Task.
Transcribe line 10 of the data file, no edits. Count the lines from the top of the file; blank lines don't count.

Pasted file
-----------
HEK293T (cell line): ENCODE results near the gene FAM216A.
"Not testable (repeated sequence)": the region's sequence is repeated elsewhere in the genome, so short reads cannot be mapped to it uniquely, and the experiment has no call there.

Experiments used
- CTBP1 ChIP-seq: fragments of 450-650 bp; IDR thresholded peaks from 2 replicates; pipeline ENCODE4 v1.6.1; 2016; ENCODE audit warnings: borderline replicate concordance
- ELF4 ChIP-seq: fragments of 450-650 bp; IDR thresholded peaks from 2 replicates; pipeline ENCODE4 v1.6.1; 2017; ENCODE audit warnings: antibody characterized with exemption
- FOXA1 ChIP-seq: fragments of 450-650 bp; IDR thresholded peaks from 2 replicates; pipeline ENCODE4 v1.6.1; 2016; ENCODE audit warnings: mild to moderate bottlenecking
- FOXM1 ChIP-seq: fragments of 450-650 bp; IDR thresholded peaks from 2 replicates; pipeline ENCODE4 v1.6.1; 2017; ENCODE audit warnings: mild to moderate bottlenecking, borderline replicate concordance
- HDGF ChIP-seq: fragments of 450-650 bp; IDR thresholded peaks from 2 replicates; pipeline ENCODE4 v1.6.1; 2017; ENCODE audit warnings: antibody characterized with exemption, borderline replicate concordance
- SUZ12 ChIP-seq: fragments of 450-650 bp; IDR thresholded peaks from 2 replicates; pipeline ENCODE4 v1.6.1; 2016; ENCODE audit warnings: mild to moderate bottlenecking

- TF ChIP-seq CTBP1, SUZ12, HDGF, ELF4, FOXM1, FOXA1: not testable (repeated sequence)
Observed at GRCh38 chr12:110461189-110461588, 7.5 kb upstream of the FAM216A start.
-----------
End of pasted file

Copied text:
- TF ChIP-seq CTBP1, SUZ12, HDGF, ELF4, FOXM1, FOXA1: not testable (repeated sequence)